Fireball signs into science

Monday 18th May 2015
Fireball: courtesy: http://www.deeptimejourney.org/resource/fireball/

A vocabulary of sign language which is to revolutionise how science is taught to deaf children has reached a milestone today with its thousandth sign as the 'fireball' is the thousandth term to be added to a website compiled by experts for use by teachers, interpreters and pupils

The glossary is available at SSEeducation  and has been developed to meet demand from deaf pupils and teachers for a wider scientific vocabulary in British Sign Language.vThe resource means that a simple words such as ‘fireball’  (above) can be communicated with a single sign rather than spelling it out letter by letter.

The  pilot for the Glossary project started with 80 Maths terms signed by Gerry Hughes, (left) who was working with the late Dr Mary Brennan (right) in 2005. Since then the Glossary has grown so there are  in 2012, 850 signs and nearly as many definitions in the Science, Technology, Engineering and Maths subject areas.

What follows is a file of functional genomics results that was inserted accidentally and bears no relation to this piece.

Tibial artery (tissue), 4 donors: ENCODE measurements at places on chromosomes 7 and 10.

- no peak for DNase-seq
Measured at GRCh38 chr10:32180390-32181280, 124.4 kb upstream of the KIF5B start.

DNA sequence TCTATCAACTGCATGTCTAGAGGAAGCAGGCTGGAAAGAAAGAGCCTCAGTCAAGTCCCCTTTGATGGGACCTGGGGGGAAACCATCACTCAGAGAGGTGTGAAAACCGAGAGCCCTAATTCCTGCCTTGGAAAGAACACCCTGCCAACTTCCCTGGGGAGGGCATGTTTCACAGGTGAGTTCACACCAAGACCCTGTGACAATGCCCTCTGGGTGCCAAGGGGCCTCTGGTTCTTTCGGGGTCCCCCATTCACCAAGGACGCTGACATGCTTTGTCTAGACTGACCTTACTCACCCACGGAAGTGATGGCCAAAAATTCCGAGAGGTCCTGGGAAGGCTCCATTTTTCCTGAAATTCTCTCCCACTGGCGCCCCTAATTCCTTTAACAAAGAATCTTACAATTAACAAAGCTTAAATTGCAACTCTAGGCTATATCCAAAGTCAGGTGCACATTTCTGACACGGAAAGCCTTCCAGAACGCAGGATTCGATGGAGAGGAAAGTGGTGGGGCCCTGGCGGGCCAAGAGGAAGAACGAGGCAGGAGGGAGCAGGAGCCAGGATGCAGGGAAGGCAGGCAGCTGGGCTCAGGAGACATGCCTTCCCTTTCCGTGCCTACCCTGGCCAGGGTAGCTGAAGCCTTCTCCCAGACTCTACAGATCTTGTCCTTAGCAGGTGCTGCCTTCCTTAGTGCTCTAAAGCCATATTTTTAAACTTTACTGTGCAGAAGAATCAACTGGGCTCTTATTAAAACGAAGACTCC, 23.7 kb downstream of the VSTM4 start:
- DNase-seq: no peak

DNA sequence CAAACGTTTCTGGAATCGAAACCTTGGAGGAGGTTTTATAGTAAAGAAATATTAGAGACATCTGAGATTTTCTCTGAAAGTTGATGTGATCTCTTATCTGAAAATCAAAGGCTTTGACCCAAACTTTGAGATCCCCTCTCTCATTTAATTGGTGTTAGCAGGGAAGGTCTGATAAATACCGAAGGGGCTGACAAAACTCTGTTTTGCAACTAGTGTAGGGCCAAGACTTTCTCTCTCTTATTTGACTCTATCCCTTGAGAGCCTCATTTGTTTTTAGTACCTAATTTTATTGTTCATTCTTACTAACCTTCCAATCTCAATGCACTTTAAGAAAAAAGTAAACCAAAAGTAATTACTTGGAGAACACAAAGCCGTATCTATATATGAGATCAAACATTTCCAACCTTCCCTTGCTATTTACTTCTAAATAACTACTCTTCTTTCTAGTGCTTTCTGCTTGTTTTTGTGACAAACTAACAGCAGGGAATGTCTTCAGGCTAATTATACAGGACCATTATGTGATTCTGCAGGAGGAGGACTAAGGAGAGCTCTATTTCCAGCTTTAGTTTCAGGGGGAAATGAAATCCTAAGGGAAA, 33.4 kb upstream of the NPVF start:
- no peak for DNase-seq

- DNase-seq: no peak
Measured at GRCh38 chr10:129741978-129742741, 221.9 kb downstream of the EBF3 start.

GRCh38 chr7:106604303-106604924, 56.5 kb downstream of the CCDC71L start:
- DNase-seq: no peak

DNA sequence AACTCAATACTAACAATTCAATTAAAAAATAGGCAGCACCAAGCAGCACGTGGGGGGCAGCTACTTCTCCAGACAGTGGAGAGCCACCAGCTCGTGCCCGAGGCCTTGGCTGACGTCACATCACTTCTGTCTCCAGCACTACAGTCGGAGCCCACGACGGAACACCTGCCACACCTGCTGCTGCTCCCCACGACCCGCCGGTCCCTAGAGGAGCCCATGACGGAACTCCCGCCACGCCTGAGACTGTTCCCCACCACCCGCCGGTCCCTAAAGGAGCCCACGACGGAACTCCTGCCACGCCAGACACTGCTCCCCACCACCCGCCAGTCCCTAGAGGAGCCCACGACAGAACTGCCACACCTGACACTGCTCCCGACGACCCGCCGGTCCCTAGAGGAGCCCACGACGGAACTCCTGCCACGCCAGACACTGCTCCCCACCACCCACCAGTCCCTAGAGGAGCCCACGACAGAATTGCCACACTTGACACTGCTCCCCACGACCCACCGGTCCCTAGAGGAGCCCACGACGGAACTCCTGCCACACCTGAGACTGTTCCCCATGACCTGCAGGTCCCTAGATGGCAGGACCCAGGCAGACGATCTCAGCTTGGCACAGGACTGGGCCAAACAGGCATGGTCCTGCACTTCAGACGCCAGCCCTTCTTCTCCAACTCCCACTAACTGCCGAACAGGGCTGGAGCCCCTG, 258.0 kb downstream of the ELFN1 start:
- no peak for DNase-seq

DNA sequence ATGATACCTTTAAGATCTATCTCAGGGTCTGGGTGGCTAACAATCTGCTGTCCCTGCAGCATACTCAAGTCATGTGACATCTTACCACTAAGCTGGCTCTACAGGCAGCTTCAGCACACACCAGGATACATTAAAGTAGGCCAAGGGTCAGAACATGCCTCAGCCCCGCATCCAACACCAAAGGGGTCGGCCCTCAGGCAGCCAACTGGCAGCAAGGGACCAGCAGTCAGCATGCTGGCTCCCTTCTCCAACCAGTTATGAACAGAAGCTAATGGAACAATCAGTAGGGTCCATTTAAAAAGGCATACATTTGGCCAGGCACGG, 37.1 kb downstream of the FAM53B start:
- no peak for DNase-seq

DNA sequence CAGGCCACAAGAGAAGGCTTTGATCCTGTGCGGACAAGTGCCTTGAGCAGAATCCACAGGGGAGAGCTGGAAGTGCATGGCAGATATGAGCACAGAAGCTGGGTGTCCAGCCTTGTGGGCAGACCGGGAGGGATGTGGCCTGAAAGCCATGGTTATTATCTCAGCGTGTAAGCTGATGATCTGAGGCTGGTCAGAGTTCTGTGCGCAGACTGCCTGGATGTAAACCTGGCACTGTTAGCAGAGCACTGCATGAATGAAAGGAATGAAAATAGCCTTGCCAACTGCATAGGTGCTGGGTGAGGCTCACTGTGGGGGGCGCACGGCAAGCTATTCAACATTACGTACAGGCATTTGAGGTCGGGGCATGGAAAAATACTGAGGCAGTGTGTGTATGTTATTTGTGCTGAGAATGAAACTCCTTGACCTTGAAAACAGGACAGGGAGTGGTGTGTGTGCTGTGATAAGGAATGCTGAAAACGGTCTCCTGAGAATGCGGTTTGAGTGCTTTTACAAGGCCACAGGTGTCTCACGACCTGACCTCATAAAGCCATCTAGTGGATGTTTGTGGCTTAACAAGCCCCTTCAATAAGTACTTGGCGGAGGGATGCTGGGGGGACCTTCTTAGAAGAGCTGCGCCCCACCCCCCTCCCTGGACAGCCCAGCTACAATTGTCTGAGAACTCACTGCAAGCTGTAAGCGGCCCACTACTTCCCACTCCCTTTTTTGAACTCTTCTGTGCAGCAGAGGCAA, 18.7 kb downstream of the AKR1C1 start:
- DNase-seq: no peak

We have focused on the STEM subjects to start with because we have found a strong team of Deaf scientists and Maths graduates who have helped us collect and develop BSL vocabulary in these areas. However, we aim to expand the Glossary into all areas of the curriculum. We are interested to know your views about what subject areas you would like us to tackle next.

Users can access on-line video clips of the terms and definitions in sign which will help pupils studying astronomy, biology, chemistry, physics maths and soon Geography. Complex terms –  as ‘asteroid’, ‘black hole’ or ‘density’ – are explained by on-screen tutors who employ simple definitions that aid understanding.

The vocabulary has been developed by a team of Deaf scientists, teachers and sign linguists at the University of Edinburgh’s Scottish Sensory Centre.

The project, which began in 2007 is supported by the Scottish Government, Scottish Qualification Authority, Heriot-Watt University, The University of Strathclyde and  sponsored by, among others  the Royal Academy of Engineering, Geological Society of London, Institute of Mathematics and its Application as well as the Edinburgh and London Mathematical Societies.

British Sign Language is a visual-gestural-spatial language used by around 156,000 people in the United Kingdom. Thousands of deaf pupils in Scotland could benefit from the project.

Dr Audrey Cameron, of the University of Edinburgh’s School of Education, said: “The launch of the thousandth term today is a milestone of how far we have come. The resource is a breakthrough that will help boost the performance of deaf pupils studying science, and give them the opportunity to fully enjoy the learning process.”

Who says women aren't embedded in STEM subjects?

 

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